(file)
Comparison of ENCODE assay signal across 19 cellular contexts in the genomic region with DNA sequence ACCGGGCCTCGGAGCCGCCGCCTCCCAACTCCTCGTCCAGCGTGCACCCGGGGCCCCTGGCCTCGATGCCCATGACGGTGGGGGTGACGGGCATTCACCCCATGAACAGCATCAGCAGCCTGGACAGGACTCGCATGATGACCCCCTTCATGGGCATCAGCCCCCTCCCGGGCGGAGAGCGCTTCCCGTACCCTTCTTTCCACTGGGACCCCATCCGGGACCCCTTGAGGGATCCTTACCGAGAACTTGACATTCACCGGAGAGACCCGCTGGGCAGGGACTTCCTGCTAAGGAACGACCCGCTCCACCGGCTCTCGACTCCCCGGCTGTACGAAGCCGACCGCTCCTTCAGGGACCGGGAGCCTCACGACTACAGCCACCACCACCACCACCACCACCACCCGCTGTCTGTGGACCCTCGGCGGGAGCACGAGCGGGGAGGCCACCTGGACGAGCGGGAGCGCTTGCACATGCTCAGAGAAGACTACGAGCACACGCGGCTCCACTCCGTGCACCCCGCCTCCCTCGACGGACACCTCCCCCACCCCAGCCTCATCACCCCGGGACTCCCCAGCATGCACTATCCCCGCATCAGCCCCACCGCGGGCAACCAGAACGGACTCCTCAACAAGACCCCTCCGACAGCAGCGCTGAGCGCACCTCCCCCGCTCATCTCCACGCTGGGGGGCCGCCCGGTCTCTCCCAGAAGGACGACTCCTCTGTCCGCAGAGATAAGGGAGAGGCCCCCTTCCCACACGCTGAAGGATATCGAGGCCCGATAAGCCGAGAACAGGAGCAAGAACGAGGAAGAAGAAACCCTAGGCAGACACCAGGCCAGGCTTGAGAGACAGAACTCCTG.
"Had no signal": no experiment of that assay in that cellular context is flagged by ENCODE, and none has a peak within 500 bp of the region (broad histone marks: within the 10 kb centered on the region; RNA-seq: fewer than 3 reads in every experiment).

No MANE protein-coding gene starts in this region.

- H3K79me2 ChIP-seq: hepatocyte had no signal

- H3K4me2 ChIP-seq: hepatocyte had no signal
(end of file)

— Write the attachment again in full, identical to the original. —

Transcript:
Comparison of ENCODE assay signal across 19 cellular contexts in the genomic region with DNA sequence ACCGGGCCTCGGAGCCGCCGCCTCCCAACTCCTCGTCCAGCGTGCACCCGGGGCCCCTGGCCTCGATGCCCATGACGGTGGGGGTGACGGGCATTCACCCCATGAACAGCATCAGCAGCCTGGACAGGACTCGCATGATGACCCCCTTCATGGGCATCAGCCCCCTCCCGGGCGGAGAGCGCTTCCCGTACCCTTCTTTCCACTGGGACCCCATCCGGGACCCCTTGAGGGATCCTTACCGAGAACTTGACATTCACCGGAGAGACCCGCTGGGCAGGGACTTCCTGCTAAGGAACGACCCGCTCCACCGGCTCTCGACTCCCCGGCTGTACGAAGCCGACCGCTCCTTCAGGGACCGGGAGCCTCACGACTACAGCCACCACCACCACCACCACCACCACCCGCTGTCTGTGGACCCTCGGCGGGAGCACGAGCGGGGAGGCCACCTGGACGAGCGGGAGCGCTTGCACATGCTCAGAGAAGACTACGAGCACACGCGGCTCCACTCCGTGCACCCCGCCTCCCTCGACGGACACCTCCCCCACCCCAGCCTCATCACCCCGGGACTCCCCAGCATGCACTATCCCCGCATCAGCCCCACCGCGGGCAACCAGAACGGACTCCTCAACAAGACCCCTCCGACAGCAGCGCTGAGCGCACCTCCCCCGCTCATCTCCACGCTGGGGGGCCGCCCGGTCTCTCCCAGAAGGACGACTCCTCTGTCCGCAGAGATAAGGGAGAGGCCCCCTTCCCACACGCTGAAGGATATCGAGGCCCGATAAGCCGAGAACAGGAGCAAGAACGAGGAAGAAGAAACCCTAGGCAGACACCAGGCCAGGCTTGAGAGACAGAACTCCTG.
"Had no signal": no experiment of that assay in that cellular context is flagged by ENCODE, and none has a peak within 500 bp of the region (broad histone marks: within the 10 kb centered on the region; RNA-seq: fewer than 3 reads in every experiment).

No MANE protein-coding gene starts in this region.

- H3K79me2 ChIP-seq: hepatocyte had no signal

- H3K4me2 ChIP-seq: hepatocyte had no signal